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A Background Check for Kids’ Meds

A Background Check for Kids’ Meds

Know as much as you can about the medication your child needs.

By Michael Acosta

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Every day, parents serve as advocates for their children, and yet too often when it comes to health matters, many unconditionally trust doctors’ opinions and treatment plans. You should trust your pediatrician and listen to what he or she advises, but you must also be your child's advocate.

It is important that parents be proactive whenever their kids are prescribed drugs. Mom and Dad need to feel comfortable with the medications they give their children, knowledgeable about any potential side effects, and aware of signs and symptoms to watch for if a reaction does occur. By gaining a little background, parents can make sound decisions about these medications.

Do the Research

Here are four tips for gathering all the important information you need about your child’s medication:

  1. Start with Your Doctor: While doctors are experts in matters of health and wellness, the job of a parent is to speak up on behalf of her child, especially if she has a concern. Ask as many questions as necessary to feel comfortable giving your child the prescribed medication. Ask about known side effects, studies done on the drug itself, and what to watch for when your child begins taking the medication. Your doctor should be able to answer your questions and provide you with additional literature or resources, if you ask.
  2. Read All of the Provided Information and Remember the Pharmacist: It’s important that you read all of the health information provided on — and with — the medication. Those pages of data and information are there to help you understand how the medicine may affect your child’s overall health, not just the symptoms it was prescribed to treat. If anything you read raises a red flag in your mind, talk to the pharmacist. He or she is a solid, reliable source of information regarding side effects, drug interactions, and alternatives.
  3. Consult with a Reliable Online Source: There are numerous online resources about health, medicine, and even scary side effects. Sift through those to find trustworthy resources. Begin with the FDA website, which provides information on many — but not all — drugs. The Index to Drug Specific Information has a list of all FDA-monitored medications, along with the information related to those drugs. MedWatch is an FDA program specifically established for drug safety information and adverse event reporting.You could also look at state government websites, which keep up-to-date lists of recalled medications. Consumer Reports has a team of medical experts that review different drugs and then present a summary of the best drugs for different ailments. The MHRA, or Medicines and Healthcare Products Regulatory Agency, is a U.K.-based agency that also supplies a great deal of information regarding medicine and product safety.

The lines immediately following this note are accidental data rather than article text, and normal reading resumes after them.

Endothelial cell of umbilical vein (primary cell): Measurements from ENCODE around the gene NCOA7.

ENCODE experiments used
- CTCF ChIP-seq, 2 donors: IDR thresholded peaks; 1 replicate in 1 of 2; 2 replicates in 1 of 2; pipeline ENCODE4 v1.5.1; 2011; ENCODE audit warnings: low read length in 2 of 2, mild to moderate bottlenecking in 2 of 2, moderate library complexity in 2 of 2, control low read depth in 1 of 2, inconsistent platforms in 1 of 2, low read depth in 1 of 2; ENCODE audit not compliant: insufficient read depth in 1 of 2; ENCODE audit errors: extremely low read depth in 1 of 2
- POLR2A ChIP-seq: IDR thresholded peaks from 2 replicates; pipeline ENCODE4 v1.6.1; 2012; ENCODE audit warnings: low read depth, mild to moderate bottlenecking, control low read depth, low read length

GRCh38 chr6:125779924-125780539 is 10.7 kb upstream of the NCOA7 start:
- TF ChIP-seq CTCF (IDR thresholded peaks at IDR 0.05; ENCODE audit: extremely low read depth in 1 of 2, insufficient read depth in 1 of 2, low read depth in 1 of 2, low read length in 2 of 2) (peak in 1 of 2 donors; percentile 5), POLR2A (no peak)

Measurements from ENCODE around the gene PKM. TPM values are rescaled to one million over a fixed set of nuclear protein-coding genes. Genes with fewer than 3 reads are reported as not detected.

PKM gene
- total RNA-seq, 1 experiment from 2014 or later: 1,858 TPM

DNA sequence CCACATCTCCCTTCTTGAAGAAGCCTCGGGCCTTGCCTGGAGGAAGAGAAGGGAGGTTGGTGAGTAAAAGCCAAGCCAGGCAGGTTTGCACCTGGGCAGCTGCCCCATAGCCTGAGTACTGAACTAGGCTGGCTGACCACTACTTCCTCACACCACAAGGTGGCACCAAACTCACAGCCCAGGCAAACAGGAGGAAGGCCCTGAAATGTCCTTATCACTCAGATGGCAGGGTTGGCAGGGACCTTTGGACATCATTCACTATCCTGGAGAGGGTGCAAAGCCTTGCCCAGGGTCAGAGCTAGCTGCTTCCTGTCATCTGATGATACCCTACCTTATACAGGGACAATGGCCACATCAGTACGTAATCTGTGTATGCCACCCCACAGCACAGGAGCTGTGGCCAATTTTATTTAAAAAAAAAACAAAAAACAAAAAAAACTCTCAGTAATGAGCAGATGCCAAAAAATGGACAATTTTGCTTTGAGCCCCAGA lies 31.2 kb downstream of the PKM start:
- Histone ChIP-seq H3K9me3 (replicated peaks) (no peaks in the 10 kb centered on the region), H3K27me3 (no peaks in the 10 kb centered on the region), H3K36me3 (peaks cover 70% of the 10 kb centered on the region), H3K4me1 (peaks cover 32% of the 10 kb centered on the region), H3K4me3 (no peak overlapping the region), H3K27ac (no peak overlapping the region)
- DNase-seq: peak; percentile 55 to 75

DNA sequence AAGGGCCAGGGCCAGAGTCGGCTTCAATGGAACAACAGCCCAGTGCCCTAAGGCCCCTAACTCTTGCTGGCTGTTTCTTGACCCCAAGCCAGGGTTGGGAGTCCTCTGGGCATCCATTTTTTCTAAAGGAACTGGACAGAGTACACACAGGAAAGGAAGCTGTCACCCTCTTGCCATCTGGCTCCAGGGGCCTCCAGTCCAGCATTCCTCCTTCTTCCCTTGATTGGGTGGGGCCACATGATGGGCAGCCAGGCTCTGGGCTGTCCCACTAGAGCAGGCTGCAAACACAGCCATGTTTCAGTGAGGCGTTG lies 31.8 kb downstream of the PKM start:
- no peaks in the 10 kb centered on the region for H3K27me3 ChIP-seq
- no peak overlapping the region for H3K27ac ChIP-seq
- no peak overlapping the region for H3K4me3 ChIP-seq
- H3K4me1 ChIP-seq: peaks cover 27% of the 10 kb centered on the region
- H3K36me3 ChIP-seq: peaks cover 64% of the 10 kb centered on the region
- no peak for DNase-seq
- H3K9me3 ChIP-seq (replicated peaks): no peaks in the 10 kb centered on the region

4. Seek a Second Opinion: If you have concerns about a medication that was prescribed to your child, it may be best to seek a second opinion. A different doctor might have a fresh idea for treatment, may prescribe a different medication upon hearing your concerns, or may simply be able to put your mind at ease by assuring you of the medicine’s safety and effectiveness.

If a Side Effect Occurs

If you discover your child has or is currently taking a medication that has been found to have a harmful side effect, you should immediately seek consultation from a physician. Some side effects are immediate — as with allergic reactions — whereas some take longer to manifest in the body. The most important thing is to take all the necessary steps to treat or prevent subsequent health issues.

In some cases, you might want to contact an attorney. A lawyer will be able to review your child’s medical records to determine whether there is a relationship between the medication consumed and the effects observed. A qualified attorney can also tell you if a medication is currently part of a lawsuit, and if not, can review the FDA data and clinical trials to see if any side effects were left off the product label.

Be an advocate for your child’s health. Research each medicine your child is prescribed. If you don’t feel the benefits outweigh the risks, speak up. Knowledge is the key to making fully informed decisions.


Michael Acosta is a partner at Acosta & Williams LLC. As an attorney, he specializes in the areas of pharmaceutical litigation, personal injury, premises liability, auto and truck accidents, toxic torts, property and air contamination, and wrongful death. He is licensed to practice in the courts of Pennsylvania and New Jersey.

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